The distribution of wealth is a major economic issue for every country, and it is one that needs to take into account both fairness and social justice. Capitalist countries rely on the levying of taxes to redistribute wealth, and a good tax system can make the rich hand over some of their wealth to the government, which then redistributes it to disadvantaged groups via social welfare payments.
In Taiwan, however, the rich leverage methods such as setting up trusts and transferring assets overseas to avoid paying taxes, and this means the government’s major source of revenue is the middle class, which for a long time now has been on the verge of joining the ranks of the poor.
The government suffers from a lack of revenue and often struggles to meet overheads, which means that it is incapable of performing the function of transferring the wealth of the rich to disadvantaged groups.
Taiwan’s rich will keep getting richer while the poor will keep getting poorer, and eventually, Taiwanese society will be characterized by pessimism, criticism and distrust of the government.
Since President Ma Ying-jeou (馬英九) and his administration came into power, the three things the average person on the street has felt most strongly about are increasing real estate prices, low salaries and endless taxes. However, there are people in our society who do not have to work very hard and can still enjoy lavish lifestyles. There are others who make huge profits from speculating on real estate without having to worry about paying taxes.
Taiwan’s system is very unfair and it could be described as “one Taiwan, two worlds.”
There are three things that the Ma government must do to plug the economic black hole:
First, it needs to make taxes fairer. The current system uses tax brackets that were drawn up more than a decade ago. However, times have changed and these tax brackets should be adjusted. The government also needs to come up with ways reasonably tax the rich while also using bilateral cooperation mechanisms to make money earned overseas by Taiwanese taxable in Taiwan.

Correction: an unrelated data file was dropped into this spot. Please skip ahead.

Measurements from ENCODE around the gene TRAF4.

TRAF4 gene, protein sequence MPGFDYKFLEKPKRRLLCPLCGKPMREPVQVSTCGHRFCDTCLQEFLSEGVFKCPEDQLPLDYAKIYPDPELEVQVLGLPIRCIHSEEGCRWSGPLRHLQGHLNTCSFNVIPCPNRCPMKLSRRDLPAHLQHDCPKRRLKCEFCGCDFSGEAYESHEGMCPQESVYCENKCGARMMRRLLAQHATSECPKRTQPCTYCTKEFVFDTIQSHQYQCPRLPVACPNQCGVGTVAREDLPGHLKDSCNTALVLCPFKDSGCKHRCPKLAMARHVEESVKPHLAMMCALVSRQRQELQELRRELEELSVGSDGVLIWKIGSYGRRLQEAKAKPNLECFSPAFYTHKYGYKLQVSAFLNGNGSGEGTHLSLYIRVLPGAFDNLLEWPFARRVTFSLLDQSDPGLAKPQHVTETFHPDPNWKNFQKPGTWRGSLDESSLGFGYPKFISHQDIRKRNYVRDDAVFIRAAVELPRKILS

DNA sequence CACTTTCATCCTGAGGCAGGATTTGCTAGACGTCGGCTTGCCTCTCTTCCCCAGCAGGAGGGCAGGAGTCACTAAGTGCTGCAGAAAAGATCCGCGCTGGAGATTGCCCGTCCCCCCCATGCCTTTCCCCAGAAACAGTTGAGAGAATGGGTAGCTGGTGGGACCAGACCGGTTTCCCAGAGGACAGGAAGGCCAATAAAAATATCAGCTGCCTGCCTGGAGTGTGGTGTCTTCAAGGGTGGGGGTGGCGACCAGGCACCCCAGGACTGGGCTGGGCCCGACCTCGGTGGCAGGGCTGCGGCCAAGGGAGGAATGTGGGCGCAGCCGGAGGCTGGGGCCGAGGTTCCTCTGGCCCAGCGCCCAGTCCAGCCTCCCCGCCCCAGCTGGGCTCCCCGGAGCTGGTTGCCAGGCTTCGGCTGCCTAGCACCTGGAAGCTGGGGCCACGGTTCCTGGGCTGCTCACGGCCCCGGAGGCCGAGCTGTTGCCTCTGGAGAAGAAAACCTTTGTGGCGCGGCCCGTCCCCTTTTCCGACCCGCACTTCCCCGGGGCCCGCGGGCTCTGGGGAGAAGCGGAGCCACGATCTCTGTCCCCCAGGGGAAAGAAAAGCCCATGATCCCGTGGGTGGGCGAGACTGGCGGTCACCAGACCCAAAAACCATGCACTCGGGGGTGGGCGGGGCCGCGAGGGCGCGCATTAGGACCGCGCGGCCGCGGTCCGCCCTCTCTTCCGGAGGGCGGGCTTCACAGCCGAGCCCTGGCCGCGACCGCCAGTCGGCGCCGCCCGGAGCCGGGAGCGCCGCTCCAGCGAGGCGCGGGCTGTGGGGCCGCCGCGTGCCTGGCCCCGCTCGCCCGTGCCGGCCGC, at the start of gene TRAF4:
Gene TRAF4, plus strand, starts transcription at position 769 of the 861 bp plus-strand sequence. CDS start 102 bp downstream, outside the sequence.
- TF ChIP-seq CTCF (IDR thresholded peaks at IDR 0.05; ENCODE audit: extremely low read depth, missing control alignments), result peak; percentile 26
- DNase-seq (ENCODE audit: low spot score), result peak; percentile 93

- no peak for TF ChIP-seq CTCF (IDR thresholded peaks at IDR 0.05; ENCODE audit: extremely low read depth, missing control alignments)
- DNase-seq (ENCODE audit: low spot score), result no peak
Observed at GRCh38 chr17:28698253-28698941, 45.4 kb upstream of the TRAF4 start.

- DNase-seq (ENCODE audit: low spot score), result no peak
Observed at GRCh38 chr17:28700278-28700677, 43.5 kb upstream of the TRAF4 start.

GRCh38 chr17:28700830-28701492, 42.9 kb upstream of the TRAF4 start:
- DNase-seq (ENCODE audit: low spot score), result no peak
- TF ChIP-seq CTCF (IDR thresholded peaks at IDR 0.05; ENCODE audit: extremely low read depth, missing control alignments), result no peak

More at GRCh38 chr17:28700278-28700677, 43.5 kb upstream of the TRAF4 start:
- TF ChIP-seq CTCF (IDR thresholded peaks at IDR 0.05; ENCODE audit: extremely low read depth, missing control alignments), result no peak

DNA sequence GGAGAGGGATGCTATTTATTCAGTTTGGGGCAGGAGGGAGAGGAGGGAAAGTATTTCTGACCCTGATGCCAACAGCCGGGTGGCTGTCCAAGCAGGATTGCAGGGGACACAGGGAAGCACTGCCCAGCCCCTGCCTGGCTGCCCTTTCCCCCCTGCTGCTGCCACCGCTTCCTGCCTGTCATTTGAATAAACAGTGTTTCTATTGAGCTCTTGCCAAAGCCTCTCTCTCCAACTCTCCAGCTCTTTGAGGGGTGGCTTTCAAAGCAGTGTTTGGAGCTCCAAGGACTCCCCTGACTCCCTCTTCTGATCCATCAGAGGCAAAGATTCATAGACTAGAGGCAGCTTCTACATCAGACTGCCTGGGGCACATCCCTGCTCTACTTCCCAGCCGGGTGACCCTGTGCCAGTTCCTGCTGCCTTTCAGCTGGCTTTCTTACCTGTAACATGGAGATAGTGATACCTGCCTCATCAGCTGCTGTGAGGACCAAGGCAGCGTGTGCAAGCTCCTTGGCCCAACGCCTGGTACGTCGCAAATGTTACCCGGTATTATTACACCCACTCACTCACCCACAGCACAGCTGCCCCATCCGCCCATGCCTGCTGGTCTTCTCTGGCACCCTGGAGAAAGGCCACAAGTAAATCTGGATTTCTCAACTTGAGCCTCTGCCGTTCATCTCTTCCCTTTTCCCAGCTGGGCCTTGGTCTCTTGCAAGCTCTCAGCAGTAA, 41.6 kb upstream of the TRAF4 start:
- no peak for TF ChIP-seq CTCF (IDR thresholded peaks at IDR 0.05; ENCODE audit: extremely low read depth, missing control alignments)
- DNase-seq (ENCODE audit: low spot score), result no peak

Second, it needs to tax people on the actual transaction prices for the real estate they sell. Many speculators buy and sell real estate to make a quick profit, and the money they make in a single deal can be greater than most officer workers’ annual income. Despite this, money made in this way is not subject to taxation, which is unreasonable.
Taxing people on the actual transaction prices for real estate would increase government revenue and also serve to end the inappropriate manipulation of real estate prices.
Finally, it needs to make salaries more reasonable. Over the past two decades, commodity prices have fluctuated greatly, but salaries have not been adjusted to accommodate for these changes. Raising salaries to a more reasonable level cannot be accomplished by merely increasing the minimum wage. Rather, businesses must bring salaries into line with the amount of work employees perform.
When it comes to policy guidance, the government could publicize the names of companies that pay low salaries, and require that listed companies announce the salary structures of their board members, managers and employees in their financial reports. This would let the public know whether a certain company is earning money because they are doing well at what they do or because they are merely exploiting their employees.
The government must solve the cause of the economic black hole and steer Taiwan away from the polarization of the rich and the poor.
Sophie Tsou is an associate professor in the Department of Real Estate and Built Environment at National Taipei University’s College of Public Affairs.
Translated by Drew Cameron
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